Think about it. What delectable smell from the kitchen instantly tells you that holidays are around the corner? What taste immediately takes you back to when you were a child watching your mother cook in the kitchen?
It’s why many of us haul out those old family recipes from years ago to make our favourite holiday treat. It may be something you always enjoyed while preparing your home, or a meal reserved only for New Year’s day. Some favourites have become standard, for example, who can think of Christmas time without eggnog and fruit cake, a flute of champagne instantly says New Year’s Eve, latkes says Passover.
Depending on your background and traditions, Toronto offers a wide range of “holiday” tastes, such as Italian panettone bread, Greek melomakarona cookies, Japanese soba noodles on New Year’s Eve or red lentils, Brazilian style, to bring luck for New Year’s celebrations.
- Trifle and champagne.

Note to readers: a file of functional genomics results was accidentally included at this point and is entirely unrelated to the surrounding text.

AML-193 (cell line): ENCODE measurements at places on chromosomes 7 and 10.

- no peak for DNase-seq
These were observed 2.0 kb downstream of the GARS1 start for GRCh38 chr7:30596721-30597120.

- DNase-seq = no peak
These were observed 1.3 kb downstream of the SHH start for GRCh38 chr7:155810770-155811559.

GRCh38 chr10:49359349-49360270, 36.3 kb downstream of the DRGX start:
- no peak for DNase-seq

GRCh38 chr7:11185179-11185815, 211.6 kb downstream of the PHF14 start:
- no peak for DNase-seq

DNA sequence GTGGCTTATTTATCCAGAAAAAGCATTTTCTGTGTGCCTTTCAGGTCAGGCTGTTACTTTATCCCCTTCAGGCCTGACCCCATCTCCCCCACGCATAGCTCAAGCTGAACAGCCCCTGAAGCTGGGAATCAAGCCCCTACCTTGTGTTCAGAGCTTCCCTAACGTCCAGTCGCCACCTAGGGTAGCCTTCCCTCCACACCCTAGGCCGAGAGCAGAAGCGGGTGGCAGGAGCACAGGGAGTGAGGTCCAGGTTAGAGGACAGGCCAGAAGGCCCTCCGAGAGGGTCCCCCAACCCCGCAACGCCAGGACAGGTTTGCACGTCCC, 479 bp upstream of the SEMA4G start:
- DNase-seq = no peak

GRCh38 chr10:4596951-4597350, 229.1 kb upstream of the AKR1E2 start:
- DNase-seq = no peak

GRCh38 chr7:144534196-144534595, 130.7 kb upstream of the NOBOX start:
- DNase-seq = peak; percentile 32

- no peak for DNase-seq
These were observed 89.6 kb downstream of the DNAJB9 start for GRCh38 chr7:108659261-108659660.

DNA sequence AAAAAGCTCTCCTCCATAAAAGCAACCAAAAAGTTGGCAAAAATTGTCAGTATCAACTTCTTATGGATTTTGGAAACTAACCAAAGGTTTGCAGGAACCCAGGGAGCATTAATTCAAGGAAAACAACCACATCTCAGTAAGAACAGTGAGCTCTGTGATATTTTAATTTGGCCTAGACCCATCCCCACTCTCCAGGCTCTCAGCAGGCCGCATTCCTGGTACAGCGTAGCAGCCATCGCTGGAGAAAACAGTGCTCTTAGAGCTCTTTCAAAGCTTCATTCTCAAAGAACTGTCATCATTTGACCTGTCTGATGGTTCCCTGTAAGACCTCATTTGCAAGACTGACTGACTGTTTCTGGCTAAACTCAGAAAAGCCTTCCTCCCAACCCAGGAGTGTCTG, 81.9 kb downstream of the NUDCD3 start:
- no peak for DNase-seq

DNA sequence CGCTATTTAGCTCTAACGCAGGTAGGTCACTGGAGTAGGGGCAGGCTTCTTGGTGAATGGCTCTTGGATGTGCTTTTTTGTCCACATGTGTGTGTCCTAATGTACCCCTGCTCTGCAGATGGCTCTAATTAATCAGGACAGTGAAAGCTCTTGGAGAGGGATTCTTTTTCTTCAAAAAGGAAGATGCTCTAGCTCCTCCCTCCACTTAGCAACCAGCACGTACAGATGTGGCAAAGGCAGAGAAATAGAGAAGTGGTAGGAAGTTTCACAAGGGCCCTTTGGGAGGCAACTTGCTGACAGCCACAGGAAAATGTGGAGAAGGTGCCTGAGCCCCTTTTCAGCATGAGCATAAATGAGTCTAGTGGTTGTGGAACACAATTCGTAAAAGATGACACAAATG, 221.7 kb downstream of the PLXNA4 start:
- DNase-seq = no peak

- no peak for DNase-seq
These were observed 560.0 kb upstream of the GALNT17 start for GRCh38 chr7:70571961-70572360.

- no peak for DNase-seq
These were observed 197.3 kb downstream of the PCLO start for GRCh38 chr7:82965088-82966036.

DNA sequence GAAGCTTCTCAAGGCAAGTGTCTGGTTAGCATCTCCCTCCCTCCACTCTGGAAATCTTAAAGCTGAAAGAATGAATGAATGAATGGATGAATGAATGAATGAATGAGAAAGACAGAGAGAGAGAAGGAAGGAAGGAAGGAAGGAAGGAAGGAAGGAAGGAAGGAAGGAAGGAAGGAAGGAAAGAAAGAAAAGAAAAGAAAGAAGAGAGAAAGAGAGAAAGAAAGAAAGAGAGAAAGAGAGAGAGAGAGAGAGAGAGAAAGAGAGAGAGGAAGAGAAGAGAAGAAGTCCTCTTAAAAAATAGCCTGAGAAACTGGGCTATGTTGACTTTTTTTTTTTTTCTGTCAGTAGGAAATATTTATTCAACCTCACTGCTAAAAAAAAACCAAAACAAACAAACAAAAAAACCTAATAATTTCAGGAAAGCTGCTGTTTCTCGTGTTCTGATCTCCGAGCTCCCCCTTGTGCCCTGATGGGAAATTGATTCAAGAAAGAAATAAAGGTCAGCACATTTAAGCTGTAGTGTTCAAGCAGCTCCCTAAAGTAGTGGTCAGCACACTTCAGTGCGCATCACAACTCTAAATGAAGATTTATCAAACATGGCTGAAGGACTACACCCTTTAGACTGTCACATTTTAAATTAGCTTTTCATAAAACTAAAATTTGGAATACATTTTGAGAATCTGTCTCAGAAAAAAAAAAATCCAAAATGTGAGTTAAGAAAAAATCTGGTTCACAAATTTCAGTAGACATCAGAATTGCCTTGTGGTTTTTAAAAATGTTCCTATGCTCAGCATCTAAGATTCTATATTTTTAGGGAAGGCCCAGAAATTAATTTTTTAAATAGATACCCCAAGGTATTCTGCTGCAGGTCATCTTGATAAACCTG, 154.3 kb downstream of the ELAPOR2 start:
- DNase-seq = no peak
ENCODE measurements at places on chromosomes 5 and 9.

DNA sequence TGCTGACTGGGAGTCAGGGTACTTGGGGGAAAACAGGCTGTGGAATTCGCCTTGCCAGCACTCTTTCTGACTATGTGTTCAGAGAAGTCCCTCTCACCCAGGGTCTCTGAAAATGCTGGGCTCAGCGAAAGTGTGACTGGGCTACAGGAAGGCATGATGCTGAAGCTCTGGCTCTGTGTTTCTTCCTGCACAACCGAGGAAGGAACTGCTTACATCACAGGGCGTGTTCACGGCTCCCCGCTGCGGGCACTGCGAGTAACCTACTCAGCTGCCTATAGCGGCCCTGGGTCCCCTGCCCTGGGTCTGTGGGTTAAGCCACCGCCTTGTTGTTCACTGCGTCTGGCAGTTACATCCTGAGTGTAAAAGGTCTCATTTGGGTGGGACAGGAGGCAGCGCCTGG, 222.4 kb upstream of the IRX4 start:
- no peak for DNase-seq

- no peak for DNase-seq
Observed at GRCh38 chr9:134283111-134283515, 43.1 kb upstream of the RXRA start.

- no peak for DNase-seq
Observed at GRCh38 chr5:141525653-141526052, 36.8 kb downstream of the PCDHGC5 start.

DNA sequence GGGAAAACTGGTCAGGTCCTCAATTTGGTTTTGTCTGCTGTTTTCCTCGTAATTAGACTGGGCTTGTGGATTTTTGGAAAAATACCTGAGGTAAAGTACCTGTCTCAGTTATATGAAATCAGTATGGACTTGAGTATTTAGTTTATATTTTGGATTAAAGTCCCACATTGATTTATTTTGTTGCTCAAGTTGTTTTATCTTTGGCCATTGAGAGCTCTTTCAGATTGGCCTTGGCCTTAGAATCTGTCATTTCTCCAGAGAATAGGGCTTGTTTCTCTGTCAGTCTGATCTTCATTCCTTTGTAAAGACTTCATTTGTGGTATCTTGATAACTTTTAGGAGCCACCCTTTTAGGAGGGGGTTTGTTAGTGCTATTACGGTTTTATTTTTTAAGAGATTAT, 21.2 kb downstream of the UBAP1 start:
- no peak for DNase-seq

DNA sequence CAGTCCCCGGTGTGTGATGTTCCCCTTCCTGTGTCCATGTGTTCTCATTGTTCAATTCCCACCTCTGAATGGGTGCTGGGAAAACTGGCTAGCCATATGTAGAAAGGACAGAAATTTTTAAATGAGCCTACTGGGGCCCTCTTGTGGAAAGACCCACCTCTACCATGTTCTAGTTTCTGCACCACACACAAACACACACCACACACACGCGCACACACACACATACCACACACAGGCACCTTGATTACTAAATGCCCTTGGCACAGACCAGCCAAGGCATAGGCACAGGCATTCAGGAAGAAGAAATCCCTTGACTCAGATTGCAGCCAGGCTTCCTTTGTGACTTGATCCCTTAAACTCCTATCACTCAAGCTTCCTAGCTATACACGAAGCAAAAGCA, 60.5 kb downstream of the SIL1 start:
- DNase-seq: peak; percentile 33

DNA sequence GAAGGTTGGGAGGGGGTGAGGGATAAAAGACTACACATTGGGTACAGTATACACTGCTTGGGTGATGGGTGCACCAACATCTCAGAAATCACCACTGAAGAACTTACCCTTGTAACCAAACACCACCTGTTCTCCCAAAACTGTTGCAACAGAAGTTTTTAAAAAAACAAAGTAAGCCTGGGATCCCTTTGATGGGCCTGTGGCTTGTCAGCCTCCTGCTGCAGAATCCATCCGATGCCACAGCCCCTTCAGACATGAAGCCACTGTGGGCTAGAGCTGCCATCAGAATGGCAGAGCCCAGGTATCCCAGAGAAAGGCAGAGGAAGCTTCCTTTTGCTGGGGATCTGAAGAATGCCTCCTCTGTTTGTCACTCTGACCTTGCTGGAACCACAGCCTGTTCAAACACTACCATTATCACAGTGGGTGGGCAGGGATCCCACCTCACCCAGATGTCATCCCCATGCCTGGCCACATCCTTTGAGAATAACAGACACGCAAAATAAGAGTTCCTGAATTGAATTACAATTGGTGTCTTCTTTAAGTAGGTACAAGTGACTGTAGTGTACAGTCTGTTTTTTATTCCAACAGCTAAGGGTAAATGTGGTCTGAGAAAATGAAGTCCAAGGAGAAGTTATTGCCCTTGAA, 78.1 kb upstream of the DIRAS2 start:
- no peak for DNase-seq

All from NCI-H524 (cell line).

- Definitely the smell of fresh gingerbread, clementines and latkes.
- For me, anything with cinnamon and citrus. That can make me think holidays even in July.
- Hot apple cider – I like mine with gin.
- Turtles, the chocolates.
- Dumplings, the taste but as well the process; we discuss what’s going to be in the filling, prepare and make them together.
- Eggnog and shortbread cookies.
- Smoked salmon, the only time of year we have it.
- The smell of fresh chrusciki, a traditional Polish cruller.
- Broth fondue cooking steak, shrimp, chicken, mushrooms and potatoes.
- The smell of glog, mulled wine, cooking on the stove.
- Peppermint and chocolate bark, and gingerbread – because it seems to make a serious impact on all things holiday.